Butterflies of the
Amazon and Andes
Family - PAPILIONIDAE
Tribe - TROIDINI
subtribe - TROIDINA
Rio Madre de Dios, Peru ©
and the related genera Battus and
Euryades are not true Swallowtails, but
are members of the Troidini, the same tribe to which the giant
Ornithoptera Birdwings of Papua New
The larvae of all
members of the Troidini feed on Aristolochia
vines. These contain toxins which are sequestered by the larvae and
passed to the adult butterflies, rendering them noxious to birds and
other vertebrate predators.
There are 34 members of the genus Parides,
all of which are confined to tropical and sub-tropical areas of
Central and South America. They are characterised by their elongated
blackish forewings, marked on the males of most species with
brilliant patches of turquoise or lime green, and on the females
with cream. The hindwings in most species are marked with bright
crimson patches, and are generally rounded and without tails, but
with a scalloped outer margin. There are exceptions to these general
rules however - Parides hahneli for
example has a series of broad transparent bands across the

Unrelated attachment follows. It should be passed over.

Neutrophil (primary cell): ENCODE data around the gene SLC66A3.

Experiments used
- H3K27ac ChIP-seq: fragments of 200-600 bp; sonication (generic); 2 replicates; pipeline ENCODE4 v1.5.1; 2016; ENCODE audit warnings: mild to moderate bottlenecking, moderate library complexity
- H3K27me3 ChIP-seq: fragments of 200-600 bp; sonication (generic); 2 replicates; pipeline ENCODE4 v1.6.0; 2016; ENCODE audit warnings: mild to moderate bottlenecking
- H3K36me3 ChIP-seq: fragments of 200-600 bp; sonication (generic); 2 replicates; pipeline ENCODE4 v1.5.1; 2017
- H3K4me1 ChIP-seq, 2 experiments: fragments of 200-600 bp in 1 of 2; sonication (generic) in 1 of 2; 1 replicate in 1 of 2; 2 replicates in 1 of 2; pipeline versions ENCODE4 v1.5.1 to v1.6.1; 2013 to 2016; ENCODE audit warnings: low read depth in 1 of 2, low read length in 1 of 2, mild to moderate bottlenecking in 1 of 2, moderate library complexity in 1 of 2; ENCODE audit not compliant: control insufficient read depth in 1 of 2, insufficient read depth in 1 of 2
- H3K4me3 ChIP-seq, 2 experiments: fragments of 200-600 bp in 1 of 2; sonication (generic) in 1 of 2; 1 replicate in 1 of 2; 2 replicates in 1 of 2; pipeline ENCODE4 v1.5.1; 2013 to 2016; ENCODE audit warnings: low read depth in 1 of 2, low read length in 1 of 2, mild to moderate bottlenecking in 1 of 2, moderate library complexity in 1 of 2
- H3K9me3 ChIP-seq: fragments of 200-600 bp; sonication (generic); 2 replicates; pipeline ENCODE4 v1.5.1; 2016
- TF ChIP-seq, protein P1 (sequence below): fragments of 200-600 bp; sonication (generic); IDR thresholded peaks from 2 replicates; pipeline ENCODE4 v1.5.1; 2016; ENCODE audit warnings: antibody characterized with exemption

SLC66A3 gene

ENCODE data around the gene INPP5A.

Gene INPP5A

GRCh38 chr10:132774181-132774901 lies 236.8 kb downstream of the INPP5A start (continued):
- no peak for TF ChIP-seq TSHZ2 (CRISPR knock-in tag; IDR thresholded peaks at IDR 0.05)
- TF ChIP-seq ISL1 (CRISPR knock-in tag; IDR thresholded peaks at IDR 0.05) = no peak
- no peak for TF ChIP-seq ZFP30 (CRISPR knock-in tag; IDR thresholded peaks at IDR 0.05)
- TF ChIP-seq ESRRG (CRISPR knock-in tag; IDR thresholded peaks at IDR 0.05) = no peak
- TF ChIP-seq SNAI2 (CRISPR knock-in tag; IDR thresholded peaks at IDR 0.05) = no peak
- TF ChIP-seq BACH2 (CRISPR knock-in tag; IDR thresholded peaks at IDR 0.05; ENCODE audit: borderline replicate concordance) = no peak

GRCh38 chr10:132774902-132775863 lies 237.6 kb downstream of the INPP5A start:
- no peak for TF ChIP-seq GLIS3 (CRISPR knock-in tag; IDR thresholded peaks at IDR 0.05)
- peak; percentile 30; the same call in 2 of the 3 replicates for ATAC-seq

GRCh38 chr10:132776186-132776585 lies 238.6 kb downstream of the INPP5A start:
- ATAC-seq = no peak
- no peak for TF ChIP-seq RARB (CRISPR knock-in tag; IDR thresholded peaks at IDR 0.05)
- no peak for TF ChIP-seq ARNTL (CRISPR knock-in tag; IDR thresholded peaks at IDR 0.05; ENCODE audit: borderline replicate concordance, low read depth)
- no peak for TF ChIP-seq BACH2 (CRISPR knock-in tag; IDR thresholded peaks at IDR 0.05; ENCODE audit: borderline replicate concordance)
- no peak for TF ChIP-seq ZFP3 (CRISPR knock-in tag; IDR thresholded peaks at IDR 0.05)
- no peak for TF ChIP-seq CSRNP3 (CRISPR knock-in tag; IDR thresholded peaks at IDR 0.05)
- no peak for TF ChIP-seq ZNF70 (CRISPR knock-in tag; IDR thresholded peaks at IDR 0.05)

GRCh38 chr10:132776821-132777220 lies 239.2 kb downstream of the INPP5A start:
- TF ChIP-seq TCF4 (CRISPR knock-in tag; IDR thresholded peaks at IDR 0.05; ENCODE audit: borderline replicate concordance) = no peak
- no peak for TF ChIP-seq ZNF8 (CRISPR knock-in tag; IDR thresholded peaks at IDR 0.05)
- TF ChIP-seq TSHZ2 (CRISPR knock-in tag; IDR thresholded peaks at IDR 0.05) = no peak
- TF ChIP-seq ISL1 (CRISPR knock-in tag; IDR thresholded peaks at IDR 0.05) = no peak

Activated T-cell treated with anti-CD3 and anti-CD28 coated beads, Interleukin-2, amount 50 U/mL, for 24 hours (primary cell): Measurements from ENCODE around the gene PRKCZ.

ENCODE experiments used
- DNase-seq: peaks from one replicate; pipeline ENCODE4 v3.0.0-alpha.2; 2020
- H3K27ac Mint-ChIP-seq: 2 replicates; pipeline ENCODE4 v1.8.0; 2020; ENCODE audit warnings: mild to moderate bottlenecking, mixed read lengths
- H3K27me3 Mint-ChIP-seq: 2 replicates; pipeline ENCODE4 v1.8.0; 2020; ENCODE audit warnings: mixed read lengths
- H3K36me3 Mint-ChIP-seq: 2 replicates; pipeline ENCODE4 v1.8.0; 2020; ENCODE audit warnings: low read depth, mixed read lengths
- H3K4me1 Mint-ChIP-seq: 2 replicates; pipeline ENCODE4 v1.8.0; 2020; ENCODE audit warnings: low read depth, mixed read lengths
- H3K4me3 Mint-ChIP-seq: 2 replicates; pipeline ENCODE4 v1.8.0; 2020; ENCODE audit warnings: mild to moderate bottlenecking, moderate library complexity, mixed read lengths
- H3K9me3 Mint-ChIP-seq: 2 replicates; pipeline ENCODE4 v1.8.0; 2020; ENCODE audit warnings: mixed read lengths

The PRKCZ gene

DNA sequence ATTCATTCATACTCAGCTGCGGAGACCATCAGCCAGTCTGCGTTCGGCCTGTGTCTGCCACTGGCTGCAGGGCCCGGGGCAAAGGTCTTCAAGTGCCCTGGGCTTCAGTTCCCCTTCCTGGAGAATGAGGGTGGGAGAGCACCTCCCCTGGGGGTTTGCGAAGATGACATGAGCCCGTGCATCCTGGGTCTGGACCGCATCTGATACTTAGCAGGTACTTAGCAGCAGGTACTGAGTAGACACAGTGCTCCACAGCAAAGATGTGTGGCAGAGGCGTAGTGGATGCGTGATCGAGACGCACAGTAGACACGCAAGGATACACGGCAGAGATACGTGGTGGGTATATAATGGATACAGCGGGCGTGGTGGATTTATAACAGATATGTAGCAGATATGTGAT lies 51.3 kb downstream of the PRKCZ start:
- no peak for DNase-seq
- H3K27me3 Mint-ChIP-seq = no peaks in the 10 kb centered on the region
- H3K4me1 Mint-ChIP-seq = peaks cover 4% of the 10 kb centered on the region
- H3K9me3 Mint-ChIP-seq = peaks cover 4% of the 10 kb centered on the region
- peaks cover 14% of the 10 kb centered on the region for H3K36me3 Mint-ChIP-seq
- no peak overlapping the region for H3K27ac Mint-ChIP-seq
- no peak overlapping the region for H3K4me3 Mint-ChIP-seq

forewings, and long tails on the hindwings. Another exception is
Parides quadratus which has black
forewings and large golden patches on the hindwings, and is strongly
reminiscent of the Troides Birdwings of
sesostris is a common species found from Mexico to Bolivia.
Claro, Colombia ©
This species occurs primarily in primary rainforest, at altitudes
between 0-1000m. There are small populations on the western slopes
of the Andes, but it is much more frequent on the eastern slopes and
in the Amazon basin.
Claro, Colombia ©
The egg is globular and is laid
singly on the leaves of young Aristolochia
plants. The caterpillar lives solitarily. When fully grown it is
dull ochreous in colour, marbled with darker hues, and spotted with
black. The tubercles are dark reddish brown, except those on
segments 8 and 11, which are white. The pupa is bright lime green,
flushed with pale yellow on the wing cases.
butterflies are short lived with a maximum life of about 8 days. They
are usually encountered along forest edges, and where light gaps occur
at the intersections of trails.
patrol back and forth visiting flowery patches in search of females.
Courtship takes place in late morning. After copulation the male plugs
the female genital opening with a sphragis to prevent other males from
sexes commonly visit Impatiens flowers,
and nectar at the flowers of trees and bushes in the family Rubiaceae.
Males occasionally mud-puddle on riverbanks.